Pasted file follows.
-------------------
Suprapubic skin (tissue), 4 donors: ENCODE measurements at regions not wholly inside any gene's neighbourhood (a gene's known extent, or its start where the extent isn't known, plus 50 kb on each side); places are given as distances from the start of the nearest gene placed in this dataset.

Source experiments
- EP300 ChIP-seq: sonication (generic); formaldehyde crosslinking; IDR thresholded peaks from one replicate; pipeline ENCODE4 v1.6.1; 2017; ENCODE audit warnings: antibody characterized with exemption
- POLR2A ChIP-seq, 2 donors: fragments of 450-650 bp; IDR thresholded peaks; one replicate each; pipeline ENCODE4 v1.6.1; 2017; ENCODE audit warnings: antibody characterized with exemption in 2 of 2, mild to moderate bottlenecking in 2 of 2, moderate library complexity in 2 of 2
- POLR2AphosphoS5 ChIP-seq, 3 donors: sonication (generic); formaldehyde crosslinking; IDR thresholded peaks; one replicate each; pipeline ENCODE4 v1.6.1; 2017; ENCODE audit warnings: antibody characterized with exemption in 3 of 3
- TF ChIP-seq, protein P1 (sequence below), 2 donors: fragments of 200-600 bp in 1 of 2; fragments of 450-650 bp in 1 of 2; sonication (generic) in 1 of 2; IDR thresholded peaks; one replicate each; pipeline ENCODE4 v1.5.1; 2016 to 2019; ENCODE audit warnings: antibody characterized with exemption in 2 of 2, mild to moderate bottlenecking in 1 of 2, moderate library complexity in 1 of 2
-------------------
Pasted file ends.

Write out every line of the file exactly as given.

Suprapubic skin (tissue), 4 donors: ENCODE measurements at regions not wholly inside any gene's neighbourhood (a gene's known extent, or its start where the extent isn't known, plus 50 kb on each side); places are given as distances from the start of the nearest gene placed in this dataset.

Source experiments
- EP300 ChIP-seq: sonication (generic); formaldehyde crosslinking; IDR thresholded peaks from one replicate; pipeline ENCODE4 v1.6.1; 2017; ENCODE audit warnings: antibody characterized with exemption
- POLR2A ChIP-seq, 2 donors: fragments of 450-650 bp; IDR thresholded peaks; one replicate each; pipeline ENCODE4 v1.6.1; 2017; ENCODE audit warnings: antibody characterized with exemption in 2 of 2, mild to moderate bottlenecking in 2 of 2, moderate library complexity in 2 of 2
- POLR2AphosphoS5 ChIP-seq, 3 donors: sonication (generic); formaldehyde crosslinking; IDR thresholded peaks; one replicate each; pipeline ENCODE4 v1.6.1; 2017; ENCODE audit warnings: antibody characterized with exemption in 3 of 3
- TF ChIP-seq, protein P1 (sequence below), 2 donors: fragments of 200-600 bp in 1 of 2; fragments of 450-650 bp in 1 of 2; sonication (generic) in 1 of 2; IDR thresholded peaks; one replicate each; pipeline ENCODE4 v1.5.1; 2016 to 2019; ENCODE audit warnings: antibody characterized with exemption in 2 of 2, mild to moderate bottlenecking in 1 of 2, moderate library complexity in 1 of 2